In other words, my objection is that expanding access to these services isn’t actually the purpose of this spending. The real purpose is to let politicians throw money around. If the purpose were the services, there would be goals and accountability. But that rarely happens in the government school monopoly.
The usual reply to concerns such as this—other than “you’re cruel and heartless for asking whether the money we spend on helping people actually helps people”—is to lament how hard it is to have a positive impact on such intractable problems. When children are abused or mistreated, or have mental health disorders or other traumatic problems, they lose their proper chance to grow in their human potential. Getting wounded people on the road to recovery and growth is very, very hard.
That is all true. It is not, however, a reason to spend large amounts of money without accountability. It is a reason to look for more promising policy approaches.
We have known for many years now that private school choice, which puts parents in charge of education, doesn’t just raise test scores. It provides better childhood life experiences. We often discuss school choice in terms of academic outcomes because that’s what policymakers and opinion leaders typically care most about. That focus is not coming from the actual families who want choice.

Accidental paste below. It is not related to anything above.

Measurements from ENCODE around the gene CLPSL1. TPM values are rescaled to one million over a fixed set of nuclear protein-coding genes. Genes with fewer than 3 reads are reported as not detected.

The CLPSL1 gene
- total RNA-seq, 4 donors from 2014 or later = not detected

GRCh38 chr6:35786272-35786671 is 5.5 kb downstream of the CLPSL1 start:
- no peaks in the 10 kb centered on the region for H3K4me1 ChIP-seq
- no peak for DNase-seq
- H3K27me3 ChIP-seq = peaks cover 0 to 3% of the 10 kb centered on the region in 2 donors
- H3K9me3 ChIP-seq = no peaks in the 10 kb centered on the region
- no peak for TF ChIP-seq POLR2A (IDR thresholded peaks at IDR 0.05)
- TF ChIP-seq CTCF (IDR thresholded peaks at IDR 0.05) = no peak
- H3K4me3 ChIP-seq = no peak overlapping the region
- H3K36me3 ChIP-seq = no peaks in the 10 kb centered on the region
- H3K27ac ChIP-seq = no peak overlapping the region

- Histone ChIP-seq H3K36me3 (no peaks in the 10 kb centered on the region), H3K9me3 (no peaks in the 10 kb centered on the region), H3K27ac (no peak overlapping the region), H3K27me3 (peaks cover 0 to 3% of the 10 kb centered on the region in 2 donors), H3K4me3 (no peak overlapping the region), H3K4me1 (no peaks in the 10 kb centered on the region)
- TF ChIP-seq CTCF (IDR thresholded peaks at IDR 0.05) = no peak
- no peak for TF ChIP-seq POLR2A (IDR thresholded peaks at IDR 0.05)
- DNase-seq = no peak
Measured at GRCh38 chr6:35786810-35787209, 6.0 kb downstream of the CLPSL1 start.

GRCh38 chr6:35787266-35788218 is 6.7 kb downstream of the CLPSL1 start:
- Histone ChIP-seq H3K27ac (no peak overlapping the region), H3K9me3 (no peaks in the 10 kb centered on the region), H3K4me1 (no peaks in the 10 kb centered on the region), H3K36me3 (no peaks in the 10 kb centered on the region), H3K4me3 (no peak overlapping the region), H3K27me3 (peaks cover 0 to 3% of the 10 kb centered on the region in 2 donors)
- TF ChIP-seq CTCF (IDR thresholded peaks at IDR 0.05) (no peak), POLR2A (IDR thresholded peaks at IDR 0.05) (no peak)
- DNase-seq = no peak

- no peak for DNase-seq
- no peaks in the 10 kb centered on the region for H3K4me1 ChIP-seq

Numerous surveys of parents using school choice reveal that test scores and other academic outcomes are not the primary thing parents are seeking when they sign up for school choice. They want a safer, healthier, and more orderly school environment, and an education that will help their children grow in character. And the parents—the only people who are really in a position to judge—overwhelmingly report that this is exactly what they get from school choice.
Many states, including Oklahoma, have adopted school choice programs for special-education students. These programs are popular precisely because special-needs students have it rough and have very specific needs. Instead of expecting one-size-fits-all government schools to customize an education for all these students, which they simply can’t do, it makes much more sense to let each family customize its own educational situation—find the school that works for them.
One of the most important benefits of these programs is precisely that they dramatically reduce trauma at school for these students. I helped conduct a study of the first and largest of these special-needs choice programs, the McKay program in Florida. Participating students were bullied far less in choice schools. In public schools, 46.8% were bothered often and 24.7% were physically assaulted because of their disabilities, while in choice schools 5.3% were bothered often and 6.0% were assaulted. The students’ own behavior problems also dropped in choice schools; 40.3% of participants said their special-education children exhibited behavior problems in their public schools, but only 18.8% had problems in their choice schools. That’s on top of very positive findings for the program for services provided, overall parental satisfaction, and other factors.